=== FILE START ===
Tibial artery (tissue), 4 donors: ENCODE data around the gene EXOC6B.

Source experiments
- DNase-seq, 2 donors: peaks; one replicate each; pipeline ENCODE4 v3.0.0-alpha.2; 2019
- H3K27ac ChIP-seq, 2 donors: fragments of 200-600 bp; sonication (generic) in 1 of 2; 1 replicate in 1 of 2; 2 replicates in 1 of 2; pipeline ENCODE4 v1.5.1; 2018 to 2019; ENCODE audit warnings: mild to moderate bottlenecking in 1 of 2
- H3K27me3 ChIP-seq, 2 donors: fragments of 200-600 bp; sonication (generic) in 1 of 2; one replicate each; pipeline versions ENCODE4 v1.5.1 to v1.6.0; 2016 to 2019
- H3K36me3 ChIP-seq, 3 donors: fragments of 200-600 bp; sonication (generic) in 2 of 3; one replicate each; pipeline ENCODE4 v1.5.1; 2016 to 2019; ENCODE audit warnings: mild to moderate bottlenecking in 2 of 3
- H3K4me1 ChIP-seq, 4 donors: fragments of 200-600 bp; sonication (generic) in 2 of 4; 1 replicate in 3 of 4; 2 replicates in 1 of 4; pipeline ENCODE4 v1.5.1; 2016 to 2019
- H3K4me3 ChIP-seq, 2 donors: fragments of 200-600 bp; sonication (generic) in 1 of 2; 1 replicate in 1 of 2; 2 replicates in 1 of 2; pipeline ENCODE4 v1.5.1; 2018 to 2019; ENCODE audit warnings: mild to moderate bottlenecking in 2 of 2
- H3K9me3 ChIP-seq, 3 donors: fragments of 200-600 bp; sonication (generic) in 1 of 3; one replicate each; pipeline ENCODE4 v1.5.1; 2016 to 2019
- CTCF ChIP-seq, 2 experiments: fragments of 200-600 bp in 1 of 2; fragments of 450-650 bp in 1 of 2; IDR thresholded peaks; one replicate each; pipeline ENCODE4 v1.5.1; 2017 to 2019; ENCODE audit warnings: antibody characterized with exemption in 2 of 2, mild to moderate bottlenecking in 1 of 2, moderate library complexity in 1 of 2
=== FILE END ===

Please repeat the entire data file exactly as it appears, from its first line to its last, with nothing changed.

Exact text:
Tibial artery (tissue), 4 donors: ENCODE data around the gene EXOC6B.

Source experiments
- DNase-seq, 2 donors: peaks; one replicate each; pipeline ENCODE4 v3.0.0-alpha.2; 2019
- H3K27ac ChIP-seq, 2 donors: fragments of 200-600 bp; sonication (generic) in 1 of 2; 1 replicate in 1 of 2; 2 replicates in 1 of 2; pipeline ENCODE4 v1.5.1; 2018 to 2019; ENCODE audit warnings: mild to moderate bottlenecking in 1 of 2
- H3K27me3 ChIP-seq, 2 donors: fragments of 200-600 bp; sonication (generic) in 1 of 2; one replicate each; pipeline versions ENCODE4 v1.5.1 to v1.6.0; 2016 to 2019
- H3K36me3 ChIP-seq, 3 donors: fragments of 200-600 bp; sonication (generic) in 2 of 3; one replicate each; pipeline ENCODE4 v1.5.1; 2016 to 2019; ENCODE audit warnings: mild to moderate bottlenecking in 2 of 3
- H3K4me1 ChIP-seq, 4 donors: fragments of 200-600 bp; sonication (generic) in 2 of 4; 1 replicate in 3 of 4; 2 replicates in 1 of 4; pipeline ENCODE4 v1.5.1; 2016 to 2019
- H3K4me3 ChIP-seq, 2 donors: fragments of 200-600 bp; sonication (generic) in 1 of 2; 1 replicate in 1 of 2; 2 replicates in 1 of 2; pipeline ENCODE4 v1.5.1; 2018 to 2019; ENCODE audit warnings: mild to moderate bottlenecking in 2 of 2
- H3K9me3 ChIP-seq, 3 donors: fragments of 200-600 bp; sonication (generic) in 1 of 3; one replicate each; pipeline ENCODE4 v1.5.1; 2016 to 2019
- CTCF ChIP-seq, 2 experiments: fragments of 200-600 bp in 1 of 2; fragments of 450-650 bp in 1 of 2; IDR thresholded peaks; one replicate each; pipeline ENCODE4 v1.5.1; 2017 to 2019; ENCODE audit warnings: antibody characterized with exemption in 2 of 2, mild to moderate bottlenecking in 1 of 2, moderate library complexity in 1 of 2